Pocket change – Land resources can provide extra income

By JB Clark/NEMS Daily Journal

NEW ALBANY – Dozens of Northeast Mississippians interested in using their land to generate extra income gathered at the New Albany Fairgrounds on Saturday.
Jim Wilson of the Mississippi State Extension Service gave farmers questions they should ask when expanding their crops in his lecture “Growing Your Own Food and Putting Cash in Your Pocket.”
“Ask yourself when the plants mature,” he said. “If you’re growing twelve things that mature at the same time, that’s a lot of work.”
Wilson also stressed the importance of finding disease-resistant, sturdy plants.
“You want the most resistant plants but you have to find the line between the resistance of a plant and its taste,” Wilson said.
The lecture was a part of a daylong event, the Northeast Mississippi Saving Rurual America Conference, to promote Mississippi’s rural communities. Other lectures were on quilting, canning, broadband Internet, agriculture and more.
“A lot of people live in the country and have these land resources but don’t know how to use them to bring in an income … ,” said Stanley Wise, Union County’s extension services director. “Agriculture is the biggest, most sustainable business we have in the United States so we want revitalize these rural communities and give them ways to produce on a small amount of acreage, selling to the local public.”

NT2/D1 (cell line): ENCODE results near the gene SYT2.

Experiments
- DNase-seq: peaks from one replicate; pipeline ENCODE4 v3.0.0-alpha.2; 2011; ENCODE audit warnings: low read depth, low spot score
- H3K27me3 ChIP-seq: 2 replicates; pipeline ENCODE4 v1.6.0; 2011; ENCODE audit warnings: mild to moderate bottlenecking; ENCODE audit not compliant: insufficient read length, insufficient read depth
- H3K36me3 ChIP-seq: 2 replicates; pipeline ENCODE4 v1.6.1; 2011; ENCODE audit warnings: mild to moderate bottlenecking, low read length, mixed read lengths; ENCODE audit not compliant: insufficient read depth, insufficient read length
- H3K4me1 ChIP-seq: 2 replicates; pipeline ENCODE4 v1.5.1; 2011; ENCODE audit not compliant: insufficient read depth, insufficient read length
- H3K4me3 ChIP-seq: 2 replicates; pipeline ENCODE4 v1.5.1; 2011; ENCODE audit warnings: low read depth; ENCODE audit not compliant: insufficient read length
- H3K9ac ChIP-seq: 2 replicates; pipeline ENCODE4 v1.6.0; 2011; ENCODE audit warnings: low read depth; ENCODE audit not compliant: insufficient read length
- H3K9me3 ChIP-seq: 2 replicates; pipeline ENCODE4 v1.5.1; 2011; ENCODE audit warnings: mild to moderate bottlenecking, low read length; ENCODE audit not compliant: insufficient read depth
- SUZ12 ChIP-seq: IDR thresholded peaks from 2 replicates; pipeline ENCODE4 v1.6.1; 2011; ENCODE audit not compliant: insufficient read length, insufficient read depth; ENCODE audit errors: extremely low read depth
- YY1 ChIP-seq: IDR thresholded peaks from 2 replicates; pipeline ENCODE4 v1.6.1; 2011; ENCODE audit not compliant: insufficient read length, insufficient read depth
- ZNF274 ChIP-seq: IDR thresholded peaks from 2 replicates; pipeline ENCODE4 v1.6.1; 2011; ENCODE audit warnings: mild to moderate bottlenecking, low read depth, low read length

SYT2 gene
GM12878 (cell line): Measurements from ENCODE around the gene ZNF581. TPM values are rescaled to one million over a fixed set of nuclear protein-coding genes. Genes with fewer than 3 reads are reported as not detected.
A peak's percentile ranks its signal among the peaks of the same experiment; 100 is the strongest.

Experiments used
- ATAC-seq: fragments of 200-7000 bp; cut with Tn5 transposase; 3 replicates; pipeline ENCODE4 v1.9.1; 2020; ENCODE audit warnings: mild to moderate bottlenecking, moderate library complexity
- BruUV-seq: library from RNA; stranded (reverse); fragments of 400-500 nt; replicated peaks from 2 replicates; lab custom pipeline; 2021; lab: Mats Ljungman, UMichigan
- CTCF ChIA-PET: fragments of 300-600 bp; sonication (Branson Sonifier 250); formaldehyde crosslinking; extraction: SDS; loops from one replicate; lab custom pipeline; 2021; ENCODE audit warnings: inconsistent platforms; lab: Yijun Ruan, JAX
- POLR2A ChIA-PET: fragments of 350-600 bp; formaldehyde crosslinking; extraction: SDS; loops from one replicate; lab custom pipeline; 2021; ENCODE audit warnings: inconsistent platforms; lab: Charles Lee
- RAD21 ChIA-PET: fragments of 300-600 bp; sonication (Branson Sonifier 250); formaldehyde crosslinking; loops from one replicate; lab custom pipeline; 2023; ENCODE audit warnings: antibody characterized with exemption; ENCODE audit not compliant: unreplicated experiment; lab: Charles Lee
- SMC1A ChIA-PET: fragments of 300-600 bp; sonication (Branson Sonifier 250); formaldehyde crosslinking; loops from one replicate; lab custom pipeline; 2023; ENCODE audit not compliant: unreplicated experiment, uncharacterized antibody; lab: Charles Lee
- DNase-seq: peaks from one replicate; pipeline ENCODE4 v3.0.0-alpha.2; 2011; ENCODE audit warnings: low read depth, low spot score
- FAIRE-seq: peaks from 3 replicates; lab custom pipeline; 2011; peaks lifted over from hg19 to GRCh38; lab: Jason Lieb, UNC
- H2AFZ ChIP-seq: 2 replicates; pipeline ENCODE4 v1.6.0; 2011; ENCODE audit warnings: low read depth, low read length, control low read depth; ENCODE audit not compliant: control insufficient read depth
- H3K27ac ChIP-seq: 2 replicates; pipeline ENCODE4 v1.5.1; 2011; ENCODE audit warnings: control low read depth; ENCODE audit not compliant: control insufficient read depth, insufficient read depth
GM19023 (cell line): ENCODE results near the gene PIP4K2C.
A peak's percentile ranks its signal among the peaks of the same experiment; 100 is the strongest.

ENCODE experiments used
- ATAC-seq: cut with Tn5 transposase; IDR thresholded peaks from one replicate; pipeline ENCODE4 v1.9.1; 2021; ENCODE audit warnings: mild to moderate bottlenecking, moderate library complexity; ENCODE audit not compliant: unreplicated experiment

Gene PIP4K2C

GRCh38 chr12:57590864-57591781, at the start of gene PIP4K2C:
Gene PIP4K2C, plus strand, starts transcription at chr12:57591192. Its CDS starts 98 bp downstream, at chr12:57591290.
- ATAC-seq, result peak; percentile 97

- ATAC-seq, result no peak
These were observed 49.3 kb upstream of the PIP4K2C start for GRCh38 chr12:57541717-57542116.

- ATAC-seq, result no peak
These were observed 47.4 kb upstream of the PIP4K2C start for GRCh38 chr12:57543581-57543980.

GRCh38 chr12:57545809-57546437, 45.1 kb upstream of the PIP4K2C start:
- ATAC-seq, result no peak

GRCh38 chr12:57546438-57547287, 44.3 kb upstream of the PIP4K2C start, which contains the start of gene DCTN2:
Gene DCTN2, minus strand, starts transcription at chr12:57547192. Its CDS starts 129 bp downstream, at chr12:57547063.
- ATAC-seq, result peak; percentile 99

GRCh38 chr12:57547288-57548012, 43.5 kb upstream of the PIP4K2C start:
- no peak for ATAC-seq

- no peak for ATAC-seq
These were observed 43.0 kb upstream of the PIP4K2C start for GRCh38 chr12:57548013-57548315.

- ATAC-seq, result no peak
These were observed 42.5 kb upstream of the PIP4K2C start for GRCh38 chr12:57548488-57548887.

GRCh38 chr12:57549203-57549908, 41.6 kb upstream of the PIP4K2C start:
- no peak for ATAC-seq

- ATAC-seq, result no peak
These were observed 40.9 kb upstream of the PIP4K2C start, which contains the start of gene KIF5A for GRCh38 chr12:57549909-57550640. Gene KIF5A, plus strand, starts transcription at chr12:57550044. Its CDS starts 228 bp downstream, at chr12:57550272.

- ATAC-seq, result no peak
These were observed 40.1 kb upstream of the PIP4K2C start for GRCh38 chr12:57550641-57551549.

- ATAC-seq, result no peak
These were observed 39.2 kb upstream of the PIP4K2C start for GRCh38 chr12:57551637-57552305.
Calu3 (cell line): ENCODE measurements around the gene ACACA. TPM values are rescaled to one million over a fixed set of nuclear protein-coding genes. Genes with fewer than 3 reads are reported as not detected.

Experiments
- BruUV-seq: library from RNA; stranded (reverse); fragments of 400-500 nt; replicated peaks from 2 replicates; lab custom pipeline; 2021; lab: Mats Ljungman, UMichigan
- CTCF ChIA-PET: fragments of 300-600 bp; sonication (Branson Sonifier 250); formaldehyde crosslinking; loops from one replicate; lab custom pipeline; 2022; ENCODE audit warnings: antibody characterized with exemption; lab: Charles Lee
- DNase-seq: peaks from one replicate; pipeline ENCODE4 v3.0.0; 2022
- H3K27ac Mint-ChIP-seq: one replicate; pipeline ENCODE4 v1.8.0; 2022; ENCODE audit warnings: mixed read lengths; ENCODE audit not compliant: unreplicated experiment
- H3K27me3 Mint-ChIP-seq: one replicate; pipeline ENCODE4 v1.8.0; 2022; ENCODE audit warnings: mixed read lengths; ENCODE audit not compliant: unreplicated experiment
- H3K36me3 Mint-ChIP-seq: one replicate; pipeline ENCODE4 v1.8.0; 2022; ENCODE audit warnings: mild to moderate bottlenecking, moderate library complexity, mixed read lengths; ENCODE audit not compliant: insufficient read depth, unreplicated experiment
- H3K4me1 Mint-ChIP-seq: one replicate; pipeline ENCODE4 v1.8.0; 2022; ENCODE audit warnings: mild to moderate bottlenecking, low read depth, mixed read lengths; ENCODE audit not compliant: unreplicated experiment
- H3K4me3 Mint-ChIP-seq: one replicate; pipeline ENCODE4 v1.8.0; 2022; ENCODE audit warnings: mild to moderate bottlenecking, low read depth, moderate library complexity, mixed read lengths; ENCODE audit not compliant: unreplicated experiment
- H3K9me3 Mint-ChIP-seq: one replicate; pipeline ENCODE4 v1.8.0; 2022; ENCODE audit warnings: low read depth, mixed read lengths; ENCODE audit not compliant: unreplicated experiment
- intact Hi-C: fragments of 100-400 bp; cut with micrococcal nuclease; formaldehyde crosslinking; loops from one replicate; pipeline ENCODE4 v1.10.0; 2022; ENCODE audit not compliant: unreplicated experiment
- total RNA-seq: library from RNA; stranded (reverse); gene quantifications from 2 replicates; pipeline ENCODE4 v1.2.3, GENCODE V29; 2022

A point emphasized by Wilson is to not be scared of pruning back fruit trees.
“Most people are surprised when they see pruned pear trees because they aren’t willing to cut their fruit trees this much,” Wilson said. “Most commercial growers only expect to pick 20 percent of the fruit so they cut them back and knock some blooms down so you have fewer peaches, but of better quality.”
Wilson also said to make sure you track expenditures during the planting to know if a profit has been made from the harvest and keep track of prices in different markets.
“Tomatoes cost 38 cents to grow a pound on an acre, sell for 46 cents to wholesalers, but for $1 – $1.50 at farmers markets,” he said. “People think they are getting a better deal at the farmers market and research shows they will pay a little more because they find value in buying the tomato that was just picked.”
Wise said the four crops that sell the most at markets are tomatoes, sweet corn, watermelon and peaches.
jb.clark@journalinc.com